Qajar dynasty

The Qajar dynasty (listen ; Persian: دودمان قاجار Dudmân-e Qâjâr, Azerbaijani: Qacarlar قاجارلار)[a] was an Iranian[1] royal dynasty of Turkic origin,[2][3][4][5] specifically from the Qajar tribe, ruling over Iran from 1789 to 1925.[6][7] The Qajar family took full control of Iran in 1794, deposing Lotf 'Ali Khan, the last Shah of the Zand dynasty, and re-asserted Iranian sovereignty over large parts of the Caucasus. In 1796, Mohammad Khan Qajar seized Mashhad with ease,[8] putting an end to the Afsharid dynasty, and Mohammad Khan was formally crowned as Shah after his punitive campaign against Iran's Georgian subjects.[9] In the Caucasus, the Qajar dynasty permanently lost many of Iran's integral areas[10] to the Russians over the course of the 19th century, comprising modern-day eastern Georgia, Dagestan, Azerbaijan and Armenia.[11]

Qajar dynasty
Imperial Emblem of the Qajar Dynasty (Lion and Sun).svg
Parent houseQoyunlu line of Qajars tribe
CountrySublime State of Persia
FounderAgha Mohammad Shah (1789–1797)
Final rulerAhmad Shah (1909–1925)
TitlesShah of Iran
Cadet branchesBahmani family

Iran’s international trade developed speedily during the Qajar dynasty. From 1800 and 1914, the total value of imports and exports was estimated to have grown from some 2.5 million to 20 million pounds sterling (at 2015 rates).[12]

Qajar Shahs of Iran, 1789–1925Edit

Name Portrait Title Born-Died Entered office Left office
1 Mohammad Khan Qajar   Khan[13]
1742–1797 1789[14] 17 June 1797
2 Fat′h-Ali Shah Qajar   Shahanshah[13]
1772–1834 17 June 1797 23 October 1834
3 Mohammad Shah Qajar   Khaqan son of Khaqan[13] 1808–1848 23 October 1834 5 September 1848
4 Naser al-Din Shah Qajar   Zell'ollah (Shadow of God [on earth])[13]
Qebleh-ye 'ālam (Pivot of the Universe)[13]
Islampanah (Refuge of Islam)[13]
1831–1896 5 September 1848 1 May 1896
5 Mozaffar ad-Din Shah Qajar   1853–1907 1 May 1896 3 January 1907
6 Mohammad Ali Shah Qajar   1872–1925 3 January 1907 16 July 1909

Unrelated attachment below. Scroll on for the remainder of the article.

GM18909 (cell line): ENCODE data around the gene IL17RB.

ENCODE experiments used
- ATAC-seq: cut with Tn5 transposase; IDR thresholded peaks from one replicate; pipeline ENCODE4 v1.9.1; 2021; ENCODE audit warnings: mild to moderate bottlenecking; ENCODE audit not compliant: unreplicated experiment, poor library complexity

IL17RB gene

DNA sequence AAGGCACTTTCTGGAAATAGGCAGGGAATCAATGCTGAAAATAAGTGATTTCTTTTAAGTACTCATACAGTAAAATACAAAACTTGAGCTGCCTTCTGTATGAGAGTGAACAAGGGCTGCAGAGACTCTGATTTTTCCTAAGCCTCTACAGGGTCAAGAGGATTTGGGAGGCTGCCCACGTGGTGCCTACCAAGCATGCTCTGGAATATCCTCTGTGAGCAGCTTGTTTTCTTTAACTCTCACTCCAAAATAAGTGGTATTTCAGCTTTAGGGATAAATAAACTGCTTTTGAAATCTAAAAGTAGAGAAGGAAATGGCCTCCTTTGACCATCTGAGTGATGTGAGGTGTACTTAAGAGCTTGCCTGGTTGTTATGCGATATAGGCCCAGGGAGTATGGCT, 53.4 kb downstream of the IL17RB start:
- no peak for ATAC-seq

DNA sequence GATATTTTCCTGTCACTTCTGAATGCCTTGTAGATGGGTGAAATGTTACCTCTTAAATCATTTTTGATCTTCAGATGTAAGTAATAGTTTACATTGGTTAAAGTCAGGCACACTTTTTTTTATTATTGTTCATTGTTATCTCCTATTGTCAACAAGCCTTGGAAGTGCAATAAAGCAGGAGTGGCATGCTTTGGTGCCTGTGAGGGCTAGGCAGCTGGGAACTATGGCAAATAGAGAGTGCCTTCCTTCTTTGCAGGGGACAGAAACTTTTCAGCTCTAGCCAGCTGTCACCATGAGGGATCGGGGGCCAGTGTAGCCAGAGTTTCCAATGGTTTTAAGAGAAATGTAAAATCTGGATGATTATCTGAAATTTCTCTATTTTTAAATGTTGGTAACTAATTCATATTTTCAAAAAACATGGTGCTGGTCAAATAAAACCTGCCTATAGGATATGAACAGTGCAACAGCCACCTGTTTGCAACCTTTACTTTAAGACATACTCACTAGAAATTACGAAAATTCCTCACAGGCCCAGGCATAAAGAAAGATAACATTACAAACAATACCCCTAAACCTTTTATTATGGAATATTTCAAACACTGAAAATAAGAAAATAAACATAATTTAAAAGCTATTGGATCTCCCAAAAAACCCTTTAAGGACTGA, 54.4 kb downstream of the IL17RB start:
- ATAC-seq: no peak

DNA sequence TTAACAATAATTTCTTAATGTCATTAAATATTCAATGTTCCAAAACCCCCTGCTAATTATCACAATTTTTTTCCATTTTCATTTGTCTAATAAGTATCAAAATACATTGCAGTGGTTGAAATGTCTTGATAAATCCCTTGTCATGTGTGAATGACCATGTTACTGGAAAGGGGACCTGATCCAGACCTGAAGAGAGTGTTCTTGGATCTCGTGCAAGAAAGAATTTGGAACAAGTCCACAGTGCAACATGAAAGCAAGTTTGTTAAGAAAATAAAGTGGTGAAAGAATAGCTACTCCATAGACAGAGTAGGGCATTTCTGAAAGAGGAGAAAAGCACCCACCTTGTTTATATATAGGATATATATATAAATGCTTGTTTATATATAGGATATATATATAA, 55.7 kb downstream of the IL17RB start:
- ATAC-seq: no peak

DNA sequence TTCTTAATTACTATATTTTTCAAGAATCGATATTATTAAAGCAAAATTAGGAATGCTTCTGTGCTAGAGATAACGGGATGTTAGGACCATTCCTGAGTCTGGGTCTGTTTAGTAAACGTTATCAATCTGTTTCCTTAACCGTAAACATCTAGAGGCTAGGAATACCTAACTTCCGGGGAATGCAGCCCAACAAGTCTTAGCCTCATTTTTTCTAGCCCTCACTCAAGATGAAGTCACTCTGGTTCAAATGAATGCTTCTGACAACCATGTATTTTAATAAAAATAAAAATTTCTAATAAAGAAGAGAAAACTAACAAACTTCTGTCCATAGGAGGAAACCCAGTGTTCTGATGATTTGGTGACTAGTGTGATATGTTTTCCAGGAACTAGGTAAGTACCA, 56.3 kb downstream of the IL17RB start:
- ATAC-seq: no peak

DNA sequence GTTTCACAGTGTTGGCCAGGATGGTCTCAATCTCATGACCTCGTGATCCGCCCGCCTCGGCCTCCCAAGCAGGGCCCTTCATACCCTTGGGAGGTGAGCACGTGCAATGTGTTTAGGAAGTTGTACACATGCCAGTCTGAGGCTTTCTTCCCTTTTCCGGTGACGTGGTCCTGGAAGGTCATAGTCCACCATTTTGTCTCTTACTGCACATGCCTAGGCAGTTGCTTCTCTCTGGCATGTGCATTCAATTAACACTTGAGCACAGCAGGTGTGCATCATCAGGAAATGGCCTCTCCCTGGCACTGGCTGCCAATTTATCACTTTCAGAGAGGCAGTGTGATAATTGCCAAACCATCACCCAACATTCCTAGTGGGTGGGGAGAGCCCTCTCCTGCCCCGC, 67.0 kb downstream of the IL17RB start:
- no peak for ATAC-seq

7 Ahmad Shah Qajar   1898–1930 16 July 1909 31 October 1925

Qajar imperial familyEdit

The Qajar Imperial Family in exile is currently headed by the eldest descendant of Mohammad Ali Shah, Sultan Mohammad Ali Mirza Qajar, while the Heir Presumptive to the Qajar throne is Mohammad Hassan Mirza II, the grandson of Mohammad Hassan Mirza, Sultan Ahmad Shah's brother and heir. Mohammad Hassan Mirza died in England in 1943, having proclaimed himself shah in exile in 1930 after the death of his brother in France.

Today, the descendants of the Qajars often identify themselves as such and hold reunions to stay socially acquainted through the Kadjar (Qajar) Family Association,[15] often coinciding with the annual conferences and meetings of the International Qajar Studies Association (IQSA). The Kadjar (Qajar) Family Association was founded for a third time in 2000. Two earlier family associations were stopped because of political pressure. The offices and archives of IQSA are housed at the International Museum for Family History in Eijsden.

Titles and stylesEdit

The shah and his consort were styled Imperial Majesty. Their children were addressed as Imperial Highness, while male-line grandchildren were entitled to the lower style of Highness; all of them bore the title of Shahzadeh or Shahzadeh Khanoum.[16]

Qajar dynasty since 1925Edit

Heads of the Qajar Imperial Family

The headship of the Imperial Family is inherited by the eldest male descendant of Mohammad Ali Shah.

Heirs Presumptive of the Qajar dynasty

The Heir Presumptive is the Qajar heir to the Persian throne.